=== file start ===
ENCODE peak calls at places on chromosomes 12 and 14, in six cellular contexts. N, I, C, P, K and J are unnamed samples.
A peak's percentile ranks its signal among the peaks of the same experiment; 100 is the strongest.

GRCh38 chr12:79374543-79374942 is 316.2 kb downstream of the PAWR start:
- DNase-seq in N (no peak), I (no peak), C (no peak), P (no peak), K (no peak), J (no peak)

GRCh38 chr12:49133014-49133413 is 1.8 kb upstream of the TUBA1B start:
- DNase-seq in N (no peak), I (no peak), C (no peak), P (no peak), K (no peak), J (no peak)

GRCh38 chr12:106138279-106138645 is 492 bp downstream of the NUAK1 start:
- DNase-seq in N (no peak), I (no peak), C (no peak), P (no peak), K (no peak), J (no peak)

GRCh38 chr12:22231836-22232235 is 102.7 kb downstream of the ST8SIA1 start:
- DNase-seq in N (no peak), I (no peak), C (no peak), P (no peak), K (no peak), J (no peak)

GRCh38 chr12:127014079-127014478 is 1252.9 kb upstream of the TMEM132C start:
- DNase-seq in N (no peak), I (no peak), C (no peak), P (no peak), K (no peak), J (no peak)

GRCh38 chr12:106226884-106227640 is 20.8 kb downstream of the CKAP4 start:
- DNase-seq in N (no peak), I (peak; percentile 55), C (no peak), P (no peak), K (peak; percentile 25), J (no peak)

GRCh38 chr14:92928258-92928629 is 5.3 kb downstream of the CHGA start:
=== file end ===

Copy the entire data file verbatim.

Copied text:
ENCODE peak calls at places on chromosomes 12 and 14, in six cellular contexts. N, I, C, P, K and J are unnamed samples.
A peak's percentile ranks its signal among the peaks of the same experiment; 100 is the strongest.

GRCh38 chr12:79374543-79374942 is 316.2 kb downstream of the PAWR start:
- DNase-seq in N (no peak), I (no peak), C (no peak), P (no peak), K (no peak), J (no peak)

GRCh38 chr12:49133014-49133413 is 1.8 kb upstream of the TUBA1B start:
- DNase-seq in N (no peak), I (no peak), C (no peak), P (no peak), K (no peak), J (no peak)

GRCh38 chr12:106138279-106138645 is 492 bp downstream of the NUAK1 start:
- DNase-seq in N (no peak), I (no peak), C (no peak), P (no peak), K (no peak), J (no peak)

GRCh38 chr12:22231836-22232235 is 102.7 kb downstream of the ST8SIA1 start:
- DNase-seq in N (no peak), I (no peak), C (no peak), P (no peak), K (no peak), J (no peak)

GRCh38 chr12:127014079-127014478 is 1252.9 kb upstream of the TMEM132C start:
- DNase-seq in N (no peak), I (no peak), C (no peak), P (no peak), K (no peak), J (no peak)

GRCh38 chr12:106226884-106227640 is 20.8 kb downstream of the CKAP4 start:
- DNase-seq in N (no peak), I (peak; percentile 55), C (no peak), P (no peak), K (peak; percentile 25), J (no peak)

GRCh38 chr14:92928258-92928629 is 5.3 kb downstream of the CHGA start: